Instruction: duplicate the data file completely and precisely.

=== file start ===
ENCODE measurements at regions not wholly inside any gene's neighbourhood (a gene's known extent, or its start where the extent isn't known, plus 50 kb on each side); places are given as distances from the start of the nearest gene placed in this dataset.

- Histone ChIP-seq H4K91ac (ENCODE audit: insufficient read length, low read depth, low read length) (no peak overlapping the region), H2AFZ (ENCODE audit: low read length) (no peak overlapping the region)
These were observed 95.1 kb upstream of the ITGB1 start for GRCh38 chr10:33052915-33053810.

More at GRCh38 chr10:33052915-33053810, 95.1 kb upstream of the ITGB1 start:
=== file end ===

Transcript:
ENCODE measurements at regions not wholly inside any gene's neighbourhood (a gene's known extent, or its start where the extent isn't known, plus 50 kb on each side); places are given as distances from the start of the nearest gene placed in this dataset.

- Histone ChIP-seq H4K91ac (ENCODE audit: insufficient read length, low read depth, low read length) (no peak overlapping the region), H2AFZ (ENCODE audit: low read length) (no peak overlapping the region)
These were observed 95.1 kb upstream of the ITGB1 start for GRCh38 chr10:33052915-33053810.

More at GRCh38 chr10:33052915-33053810, 95.1 kb upstream of the ITGB1 start: